Get an early start to gardening

Jump-start kitchen gardens with an easy D.I.Y. cold-frame project

LAKE COUNTY — The beautiful spring weather that Baldwin has been enjoying in recent days has many local gardeners itching to get started with their flower and vegetable beds.

Although some long-time Michigan residents maintain that putting out plants or seedlings before Memorial Day is risky, others are trying to extend the growing season by making their own simple and inexpensive cold-frames.

Basically a miniature greenhouse, a cold-frame is a box that lets in sunlight but maintains a warm temperature. It is ideal for starting hardy, cold-weather crops such as cabbages. The cold-frame can be constructed in a variety of ways, either by nailing together a square of wooden boards or windows, or making a box and covering it with plastic.

Dedicated do-it-yourself craftsmen say that using large plastic commercially-purchased tubs or window-boxes is another good option.

Local handyman Jim Thompson, who also has a very green thumb, reports that he has also had good success simply by arranging a rectangle made of bales of straw and covering the top with glass or plastic. “Straw-bales are especially good,” he says, “because they have air spaces and allow for good ventilation.” Thompson does not use his cold-frame for starting seedlings, however. “Seeds require uniformly warm temperatures,” he says. “It’s better to start them in the house where they are protected.” Already, he reports, the zucchinis he began from seeds are about 5” tall and will be ready to transplant as soon as the danger of frost has passed. Seeds like this do require a certain amount of babying, however; they must be regularly watered and benefit from the use of fertilizers such as Miracle-Gro.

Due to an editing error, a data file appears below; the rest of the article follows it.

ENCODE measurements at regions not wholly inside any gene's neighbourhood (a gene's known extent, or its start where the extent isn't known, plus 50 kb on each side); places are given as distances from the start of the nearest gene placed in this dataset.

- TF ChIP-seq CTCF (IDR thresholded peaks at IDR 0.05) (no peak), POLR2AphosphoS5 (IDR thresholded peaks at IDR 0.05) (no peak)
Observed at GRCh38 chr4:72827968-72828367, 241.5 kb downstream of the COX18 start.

Backyard hobbyists can easily find simple do-it-yourself plans for cold-frames on the Internet. One easy design uses 8’ by 12” boards, drywall screws or nails, and sheets of glazing material. Some gardeners employ florescent lights to lengthen the daylight hours. They note that it is important to make your cold-frame study enough so that the top does not blow off, but light enough so that the cover can be easily lifted up for watering.

No one can predict what the weather in Northwest Michigan will do, but Lake County seems to be off to a very good start on its growing season this year. Homeowners report that the tulips, daffodils, and crocuses have already come up and most of the ice is gone from yards and flower-beds.

Seed packets are prominently on display for sale in a number of local stores, and hopeful gardeners are dusting off their trowels and rakes and shovels. Experienced back-yard kitchen-farmers say that in the event that colder temperatures should return, most delicate plants can survive if they are covered with straw or leaves overnight.

It is neither too early nor too late to jump-start your crop of flowers and veggies with a simple and attractive do-it-yourself cold-frame.